At home hormone testing can be a convenient way to better understand and advocate for your health.
While kits are available both for those with male or female reproductive hormone profiles, this article covers the need-to-know basics of hormone testing for people with female physiology, who may be looking to home tests to rule out imbalances in reproductive hormones, explain menstrual difficulties, or explore curiosities about their hormonal health status.
Read on to learn:
- How accurate home hormone testing kits are
- What kinds of period problems indicate it’s time to have your hormone levels checked
- Which hormones your at-home kit should test for
- What it’s like to use a home hormone testing kit
- How to interpret your results and correct hormone imbalances after testing
Are home hormone testing kits accurate?
Generally yes, but a few key factors can throw off the accuracy of your results.
If you’re testing female reproductive hormones, you’ll need to do your test on a specific day of your cycle—usually Day 3, which will fall around the middle of most people’s menstrual period. (The first day of steady blood flow is considered Day 1 of your cycle.)
Levels of reproductive hormones change throughout your cycle, so baseline standards are different depending on the day of the month. Follow testing directions closely; testing on the wrong day of your cycle will make it hard for the testing company to compare your hormone levels to levels considered “normal” for that day.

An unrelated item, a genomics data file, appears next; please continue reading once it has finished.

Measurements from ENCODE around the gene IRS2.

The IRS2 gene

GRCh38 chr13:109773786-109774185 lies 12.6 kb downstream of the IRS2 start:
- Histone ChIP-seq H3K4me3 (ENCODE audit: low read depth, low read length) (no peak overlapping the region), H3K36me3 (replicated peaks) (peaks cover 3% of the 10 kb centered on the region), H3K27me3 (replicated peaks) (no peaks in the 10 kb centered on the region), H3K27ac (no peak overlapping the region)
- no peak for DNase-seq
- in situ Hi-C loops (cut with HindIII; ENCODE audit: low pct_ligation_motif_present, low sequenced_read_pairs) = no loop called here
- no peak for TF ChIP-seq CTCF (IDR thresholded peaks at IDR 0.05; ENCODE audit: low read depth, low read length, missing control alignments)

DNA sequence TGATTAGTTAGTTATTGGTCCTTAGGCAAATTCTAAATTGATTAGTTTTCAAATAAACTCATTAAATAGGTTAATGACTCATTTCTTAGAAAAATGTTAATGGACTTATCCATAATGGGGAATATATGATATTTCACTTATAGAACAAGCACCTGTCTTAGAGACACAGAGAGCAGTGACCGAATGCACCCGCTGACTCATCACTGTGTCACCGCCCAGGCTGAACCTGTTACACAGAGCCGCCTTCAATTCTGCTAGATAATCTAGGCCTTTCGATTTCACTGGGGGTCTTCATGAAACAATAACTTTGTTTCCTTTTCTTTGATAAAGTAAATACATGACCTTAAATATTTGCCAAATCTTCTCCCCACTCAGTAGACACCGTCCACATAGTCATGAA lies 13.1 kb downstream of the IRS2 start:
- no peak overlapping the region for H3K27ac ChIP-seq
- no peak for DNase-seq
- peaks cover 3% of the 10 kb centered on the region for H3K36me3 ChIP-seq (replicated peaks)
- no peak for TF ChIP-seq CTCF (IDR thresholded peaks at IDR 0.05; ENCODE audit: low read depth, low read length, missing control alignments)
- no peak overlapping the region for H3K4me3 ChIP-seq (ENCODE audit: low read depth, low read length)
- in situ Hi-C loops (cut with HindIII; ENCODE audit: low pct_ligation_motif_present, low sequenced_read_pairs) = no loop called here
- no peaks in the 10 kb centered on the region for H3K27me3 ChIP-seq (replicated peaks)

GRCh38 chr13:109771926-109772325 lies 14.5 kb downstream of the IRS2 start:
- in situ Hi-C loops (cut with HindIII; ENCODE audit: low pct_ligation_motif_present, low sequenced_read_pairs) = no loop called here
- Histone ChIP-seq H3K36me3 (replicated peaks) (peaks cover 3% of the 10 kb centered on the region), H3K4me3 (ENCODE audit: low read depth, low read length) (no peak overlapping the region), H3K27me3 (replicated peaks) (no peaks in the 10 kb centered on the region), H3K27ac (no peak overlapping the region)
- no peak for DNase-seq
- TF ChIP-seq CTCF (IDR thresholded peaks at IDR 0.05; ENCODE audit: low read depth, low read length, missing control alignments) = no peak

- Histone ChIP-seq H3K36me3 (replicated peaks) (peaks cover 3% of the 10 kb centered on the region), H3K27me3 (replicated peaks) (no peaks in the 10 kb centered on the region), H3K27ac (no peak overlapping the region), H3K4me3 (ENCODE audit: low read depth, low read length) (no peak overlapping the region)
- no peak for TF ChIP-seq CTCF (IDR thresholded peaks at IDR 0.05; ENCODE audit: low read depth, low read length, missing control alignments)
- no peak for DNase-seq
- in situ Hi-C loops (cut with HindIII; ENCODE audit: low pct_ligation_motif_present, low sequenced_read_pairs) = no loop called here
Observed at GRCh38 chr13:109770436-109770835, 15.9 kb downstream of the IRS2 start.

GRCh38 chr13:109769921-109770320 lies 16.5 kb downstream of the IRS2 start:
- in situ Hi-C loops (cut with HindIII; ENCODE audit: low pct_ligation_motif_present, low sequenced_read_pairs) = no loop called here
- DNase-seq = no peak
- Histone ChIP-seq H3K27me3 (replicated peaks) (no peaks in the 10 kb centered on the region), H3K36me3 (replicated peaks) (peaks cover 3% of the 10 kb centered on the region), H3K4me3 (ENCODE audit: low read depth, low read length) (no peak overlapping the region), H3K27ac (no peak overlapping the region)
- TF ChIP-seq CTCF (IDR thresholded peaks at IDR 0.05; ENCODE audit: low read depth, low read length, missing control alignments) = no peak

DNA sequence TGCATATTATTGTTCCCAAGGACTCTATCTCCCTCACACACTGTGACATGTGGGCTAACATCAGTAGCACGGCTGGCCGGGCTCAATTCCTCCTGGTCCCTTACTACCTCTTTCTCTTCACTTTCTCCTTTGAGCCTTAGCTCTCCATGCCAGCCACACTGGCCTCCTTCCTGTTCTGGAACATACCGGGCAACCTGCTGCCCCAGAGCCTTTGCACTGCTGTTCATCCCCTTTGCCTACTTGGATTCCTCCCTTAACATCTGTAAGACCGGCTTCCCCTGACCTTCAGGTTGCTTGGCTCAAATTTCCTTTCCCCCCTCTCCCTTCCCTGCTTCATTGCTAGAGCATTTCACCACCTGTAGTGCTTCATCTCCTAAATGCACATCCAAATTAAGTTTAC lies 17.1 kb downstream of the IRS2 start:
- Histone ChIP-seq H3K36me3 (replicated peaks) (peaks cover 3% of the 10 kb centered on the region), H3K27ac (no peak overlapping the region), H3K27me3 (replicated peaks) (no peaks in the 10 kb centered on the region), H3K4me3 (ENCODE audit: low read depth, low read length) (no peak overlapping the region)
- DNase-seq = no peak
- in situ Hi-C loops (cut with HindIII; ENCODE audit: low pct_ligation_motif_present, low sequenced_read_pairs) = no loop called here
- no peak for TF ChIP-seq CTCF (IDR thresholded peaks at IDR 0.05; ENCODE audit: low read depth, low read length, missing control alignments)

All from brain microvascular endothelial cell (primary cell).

Irregular bleeding patterns
Most people rely on their period to determine where they are in their cycle. But when you’re dealing with mid-cycle bleeding such as spotting or ovulation bleeds, it can be hard to determine which blood is your real period. This in turn makes it hard to follow kit directions for testing on a specific day of your cycle.
Ovulation is an alternative marker you can use to determine where you are in your cycle, so one solution can be to use an at-home ovulation test strip in the cycle before you’re planning to use your hormone testing kit. Home ovulation test strips are similar to pregnancy tests in that they’re sticks that you pee on. But instead of revealing if you’re pregnant, they reveal if you’ve ovulated, or released an egg from your ovary. If no egg was fertilized that month, it’s safe to say that bleeding ~14 days after a positive ovulation test is your real period.
If you have irregular bleeding patterns, you may opt to test your hormone levels with your doctor instead, who can use other information about your health to determine where you are in your cycle and more accurately measure your hormone levels.
Coming off the pill
It’s common for people who recently stopped taking hormonal birth control to experience menstrual difficulties, worsened PMS, irregular cycles, and hormonal imbalances. Not surprisingly, these people tend to be very interested in getting their hormone levels checked.